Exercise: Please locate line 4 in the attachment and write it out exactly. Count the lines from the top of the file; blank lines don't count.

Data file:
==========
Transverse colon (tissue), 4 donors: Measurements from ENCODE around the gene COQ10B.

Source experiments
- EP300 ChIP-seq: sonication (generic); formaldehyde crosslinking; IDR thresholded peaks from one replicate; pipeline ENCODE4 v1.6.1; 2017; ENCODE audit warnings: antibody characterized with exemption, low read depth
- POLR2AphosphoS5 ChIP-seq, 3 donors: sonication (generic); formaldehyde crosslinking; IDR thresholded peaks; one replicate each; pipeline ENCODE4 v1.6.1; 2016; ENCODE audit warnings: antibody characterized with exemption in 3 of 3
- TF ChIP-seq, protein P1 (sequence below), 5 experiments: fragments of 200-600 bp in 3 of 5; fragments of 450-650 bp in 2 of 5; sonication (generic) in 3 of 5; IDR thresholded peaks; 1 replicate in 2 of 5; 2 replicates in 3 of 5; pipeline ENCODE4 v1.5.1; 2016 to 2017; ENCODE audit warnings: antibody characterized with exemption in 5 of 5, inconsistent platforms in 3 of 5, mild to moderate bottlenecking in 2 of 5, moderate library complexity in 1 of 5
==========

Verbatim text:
- POLR2AphosphoS5 ChIP-seq, 3 donors: sonication (generic); formaldehyde crosslinking; IDR thresholded peaks; one replicate each; pipeline ENCODE4 v1.6.1; 2016; ENCODE audit warnings: antibody characterized with exemption in 3 of 3